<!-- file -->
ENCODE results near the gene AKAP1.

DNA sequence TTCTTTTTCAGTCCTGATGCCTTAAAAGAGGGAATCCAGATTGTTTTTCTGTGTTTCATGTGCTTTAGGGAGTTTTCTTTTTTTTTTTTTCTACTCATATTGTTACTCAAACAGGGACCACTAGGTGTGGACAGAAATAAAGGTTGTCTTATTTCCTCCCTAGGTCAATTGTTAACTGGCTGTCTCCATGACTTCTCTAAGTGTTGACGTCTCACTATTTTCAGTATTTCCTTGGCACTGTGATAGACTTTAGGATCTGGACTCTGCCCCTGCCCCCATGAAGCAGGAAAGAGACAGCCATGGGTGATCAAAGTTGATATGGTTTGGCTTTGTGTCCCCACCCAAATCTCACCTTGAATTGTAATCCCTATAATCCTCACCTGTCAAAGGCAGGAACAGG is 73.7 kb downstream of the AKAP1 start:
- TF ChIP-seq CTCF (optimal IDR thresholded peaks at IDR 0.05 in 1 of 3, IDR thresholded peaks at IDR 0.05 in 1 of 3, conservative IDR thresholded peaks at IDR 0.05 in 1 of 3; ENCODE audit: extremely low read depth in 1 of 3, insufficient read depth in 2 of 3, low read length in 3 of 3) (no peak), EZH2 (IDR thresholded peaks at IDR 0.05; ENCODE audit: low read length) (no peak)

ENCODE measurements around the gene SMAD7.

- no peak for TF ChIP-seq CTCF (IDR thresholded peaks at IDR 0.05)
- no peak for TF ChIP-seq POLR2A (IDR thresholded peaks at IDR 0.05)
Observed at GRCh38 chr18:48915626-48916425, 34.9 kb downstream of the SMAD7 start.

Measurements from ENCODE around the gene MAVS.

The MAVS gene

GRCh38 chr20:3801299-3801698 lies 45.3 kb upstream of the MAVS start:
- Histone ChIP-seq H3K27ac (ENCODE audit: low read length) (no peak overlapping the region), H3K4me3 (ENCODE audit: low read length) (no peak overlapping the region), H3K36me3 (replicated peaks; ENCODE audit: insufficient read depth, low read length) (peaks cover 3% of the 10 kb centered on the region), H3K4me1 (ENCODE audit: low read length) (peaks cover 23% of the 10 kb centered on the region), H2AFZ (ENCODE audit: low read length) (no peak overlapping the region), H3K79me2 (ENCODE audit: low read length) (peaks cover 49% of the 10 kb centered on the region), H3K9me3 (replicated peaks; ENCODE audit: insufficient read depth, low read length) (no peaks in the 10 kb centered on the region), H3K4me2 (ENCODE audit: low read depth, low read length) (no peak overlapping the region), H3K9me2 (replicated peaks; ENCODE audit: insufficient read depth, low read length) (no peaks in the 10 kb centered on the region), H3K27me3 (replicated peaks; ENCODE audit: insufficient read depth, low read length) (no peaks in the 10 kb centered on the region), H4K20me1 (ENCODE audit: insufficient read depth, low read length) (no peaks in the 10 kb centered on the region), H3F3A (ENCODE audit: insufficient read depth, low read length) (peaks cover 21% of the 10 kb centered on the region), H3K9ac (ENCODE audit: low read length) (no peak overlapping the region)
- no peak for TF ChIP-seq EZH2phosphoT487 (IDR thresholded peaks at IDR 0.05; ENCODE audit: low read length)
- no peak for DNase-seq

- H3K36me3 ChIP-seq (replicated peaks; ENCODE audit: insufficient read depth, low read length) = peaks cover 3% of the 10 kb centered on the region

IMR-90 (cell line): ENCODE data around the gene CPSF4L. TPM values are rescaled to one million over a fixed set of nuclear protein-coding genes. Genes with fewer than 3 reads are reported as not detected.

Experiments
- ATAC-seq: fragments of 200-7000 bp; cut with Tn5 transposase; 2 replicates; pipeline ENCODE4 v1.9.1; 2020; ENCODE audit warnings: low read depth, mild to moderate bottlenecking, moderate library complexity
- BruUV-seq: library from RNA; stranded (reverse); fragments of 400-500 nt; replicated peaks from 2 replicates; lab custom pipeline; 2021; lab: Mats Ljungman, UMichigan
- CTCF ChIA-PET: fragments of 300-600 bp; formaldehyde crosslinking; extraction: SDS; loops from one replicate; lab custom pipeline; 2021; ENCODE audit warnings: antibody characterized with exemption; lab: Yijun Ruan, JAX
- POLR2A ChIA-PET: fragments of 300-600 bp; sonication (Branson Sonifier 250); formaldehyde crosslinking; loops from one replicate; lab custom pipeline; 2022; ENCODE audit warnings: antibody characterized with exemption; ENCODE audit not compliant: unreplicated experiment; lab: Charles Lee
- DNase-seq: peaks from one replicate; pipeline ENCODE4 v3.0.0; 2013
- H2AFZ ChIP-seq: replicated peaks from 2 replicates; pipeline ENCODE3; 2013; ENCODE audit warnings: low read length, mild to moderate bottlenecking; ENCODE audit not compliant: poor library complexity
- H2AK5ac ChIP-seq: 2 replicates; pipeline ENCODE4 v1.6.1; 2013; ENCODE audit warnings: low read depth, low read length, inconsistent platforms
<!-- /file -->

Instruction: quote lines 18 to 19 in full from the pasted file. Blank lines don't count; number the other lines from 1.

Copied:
- BruUV-seq: library from RNA; stranded (reverse); fragments of 400-500 nt; replicated peaks from 2 replicates; lab custom pipeline; 2021; lab: Mats Ljungman, UMichigan
- CTCF ChIA-PET: fragments of 300-600 bp; formaldehyde crosslinking; extraction: SDS; loops from one replicate; lab custom pipeline; 2021; ENCODE audit warnings: antibody characterized with exemption; lab: Yijun Ruan, JAX